It was a pleasure to meet you at the show Mark. Meeting you was my main reason for attending and I had a great time at the show after we met. My favorite sound system was the “Magic Bus” built by Whitledge Designs, It has been featured in many magazines and on the internet. I spent almost an hour demoing Hi – Res music mostly from AIX. Jon Whitledge Owner/Designer of the system Really liked the songs i played him from Peppino D’Agustino. I have to say it was Amazing listining to Hi-Res in his Sony Van and i’m sure you would have been amazed as well. everything was crystal clear and no distortion to be herd.
    Anyway I’m so happy to have met you and I wish you all the best.

    Mick Emery

    • Admin

      It sounds like I should have made it out to the bus. Thanks for coming by!

    • Admin

      Thanks Carlo…it’s nice to see such thorough coverage. I don’t think any other publications bothered to come by the table.

  • Dan Volker

    On the issue of the flac versus Wave files and the sound….At the place I bought my Magnepans years ago, they were insistent that any good recordings I got my hands on, should only be played through my PC ( with Lynx card and External Berkely DAC) from Wave files….that If I got a recording in Flac format, that it needed to be uncompressed into the Wave format…..they claimed that music with intense transients…like Piano, would be effected by the PC having to “open” up the Flac,…whereas the wave file caused less latency in the system, and the transients would come across better…someone walking into your house would think they were hearing a real piano, as opposed to a stereo playing…..

    I have lots of good recordings in Wave format, but I can’t say I would want to enter a contest where I would have to pick the right AB source as being one or the other…..Of course, I never really tried a serious testing to find out….there is little harm in just storing Wave files….Storage is cheap 🙂

    • Admin

      I can imagine a circumstance where an under-powered PC wouldn’t be able to completely and losslessly unpack a FLAC file in real time. But I think that situation would be very rare in this day and age. I stick with WAV files but have no problem with FLAC versions.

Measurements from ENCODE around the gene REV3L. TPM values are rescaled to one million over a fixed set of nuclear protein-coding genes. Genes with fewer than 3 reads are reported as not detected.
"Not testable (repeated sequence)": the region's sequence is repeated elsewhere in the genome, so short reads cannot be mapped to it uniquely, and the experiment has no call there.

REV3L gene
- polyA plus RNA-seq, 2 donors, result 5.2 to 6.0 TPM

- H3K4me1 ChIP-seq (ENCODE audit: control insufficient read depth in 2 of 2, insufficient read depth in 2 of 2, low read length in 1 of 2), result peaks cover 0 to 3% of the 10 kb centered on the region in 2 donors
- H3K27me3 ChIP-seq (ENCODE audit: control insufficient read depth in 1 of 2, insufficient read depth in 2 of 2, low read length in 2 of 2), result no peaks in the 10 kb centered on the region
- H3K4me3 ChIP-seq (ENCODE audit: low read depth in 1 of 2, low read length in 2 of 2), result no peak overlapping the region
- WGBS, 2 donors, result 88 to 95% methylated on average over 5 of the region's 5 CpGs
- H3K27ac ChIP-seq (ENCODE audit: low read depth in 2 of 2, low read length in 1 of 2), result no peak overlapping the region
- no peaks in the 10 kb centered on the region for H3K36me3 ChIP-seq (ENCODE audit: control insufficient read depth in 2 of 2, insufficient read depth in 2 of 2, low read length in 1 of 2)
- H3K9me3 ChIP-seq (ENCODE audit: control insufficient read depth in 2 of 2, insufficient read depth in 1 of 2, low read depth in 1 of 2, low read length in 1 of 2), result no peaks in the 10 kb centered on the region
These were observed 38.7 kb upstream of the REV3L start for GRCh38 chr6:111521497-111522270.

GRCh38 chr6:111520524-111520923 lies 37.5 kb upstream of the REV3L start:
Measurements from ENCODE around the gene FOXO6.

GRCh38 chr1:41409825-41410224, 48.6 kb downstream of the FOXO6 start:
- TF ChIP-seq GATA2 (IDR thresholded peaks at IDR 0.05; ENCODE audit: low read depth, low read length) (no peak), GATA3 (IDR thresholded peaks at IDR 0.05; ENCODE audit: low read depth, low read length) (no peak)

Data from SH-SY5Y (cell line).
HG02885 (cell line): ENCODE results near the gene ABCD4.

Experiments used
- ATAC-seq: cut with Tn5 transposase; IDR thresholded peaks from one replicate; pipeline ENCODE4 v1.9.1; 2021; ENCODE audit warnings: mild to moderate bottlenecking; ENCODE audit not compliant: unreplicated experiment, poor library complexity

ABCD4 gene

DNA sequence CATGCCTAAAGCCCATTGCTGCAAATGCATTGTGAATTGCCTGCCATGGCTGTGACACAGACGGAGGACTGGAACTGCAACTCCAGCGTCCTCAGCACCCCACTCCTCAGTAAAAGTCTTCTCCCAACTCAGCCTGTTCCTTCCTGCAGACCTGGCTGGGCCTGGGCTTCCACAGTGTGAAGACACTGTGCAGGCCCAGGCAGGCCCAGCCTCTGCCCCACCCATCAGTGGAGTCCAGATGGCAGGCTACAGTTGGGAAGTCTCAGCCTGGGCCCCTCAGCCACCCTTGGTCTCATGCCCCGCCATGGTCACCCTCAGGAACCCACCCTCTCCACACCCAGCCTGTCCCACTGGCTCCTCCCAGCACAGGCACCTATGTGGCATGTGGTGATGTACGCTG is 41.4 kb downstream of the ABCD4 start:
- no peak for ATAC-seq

• Ronaldo Franchini

    Dear Mark,

    This year I could not attend the RMAF but I will attend the CES2017. I cannot understand why you lose your time with MQA. There are many more important things in audio. The MQA process is only a compression format that intends not to change the fidelity of the source. If the source is of bad fidelity the resut is still bad, not more. For me it does not matter if the audio file has150MB or 75 MB thru MQA. What interests me is the result, the fidelity of the audio my ears hear. I am very sure that the MQA process produces significant audio interferences compared to the original source. What matters is the source. If the source (music) is very well recorded, using microphones of extended range and frequency, processed to high quality equipment with also extended range and frequency (audio) and recorded in digital format of at least 96KHz by 24 Bits that is enough for me. By the way, besides your HR records, which companies are producing real high resolution records from new sources, nor from tapes or vinyl? I Know none. Thanks again for your efforts in promoting high resolution music and audio! We are living in a completely wrong world for high quality audio. The unique interest is money, nothing more!

  • Mick Emery

    Mark, just a reminder if you could look into adding a delete or remove function in the Save for Later list on your Itrax web store.
    Mick Emery

    • Admin

      Mick, thanks for the reminder. I’ll take a look. Or I could sneak in the back door and remove all saved items in the MySQL database.

  • Dennis

    Yeah man, like well, you know, it has been I know, like what man, like 20 months. Well I don’t see it happening. I know, I know you wonder how that can be. But well you aren’t like one of the specially chosen. We like, you know man, like are going to deblur and fix the regular PCM transfers of purely analog material. You know man, like well maybe, like your real hirez stuff, well it might like not really benefit you know man. Oh WOW man, wait I didn’t say that. No really, I DID NOT say that you got me man? SHITE! Or more like crikey!

    Okay, like out of 14 billion albums, we are going to like MQA you know 3500 or so. I mean like anyone will buy all 3500 of them. MQA like Maybe Quality Audio or damn, damn I did NOT say that either. DID NOT!

    Look, just to be clear, your tracks are going no where, but this is the real deal. REAL DEAL! Just trust Dr. Jeckel (Robert Stuart) and Mr. Hyde (good ole Bob Stewart). Look, like, …..wait no don’t LOOK. ……I mean like just trust it man, just trust it. Good people, good stuff, like Don’t worry be happy. Happy dude.

    MQA………………..No worries mate.

  • Soundmind

    If I were in the MQA marketing business I’d produce demo recordings with the original version and the MQ “pumped up” version with some modulated noise in the 25 to 40 kHz range so that people like Mark Waldrep would find it, see it on their scopes. I’d have them walking out swearing the MQ versions were better even though they could do the same thing at home themselves with a little ingenuity and some creative software.

    • Admin

      I posted a comment on CA. The number that I was told by Jeff Dean of MQA was 3500…and I believe what he told me. It makes sense. There are only about 3500 albums in the WB catalog that have undergone “high-resolution” digitization at their mastering facility. Those older standard-resolution analog recordings don’t have any high-resolution attributes so how are they possibly going to benefit from the MQA process.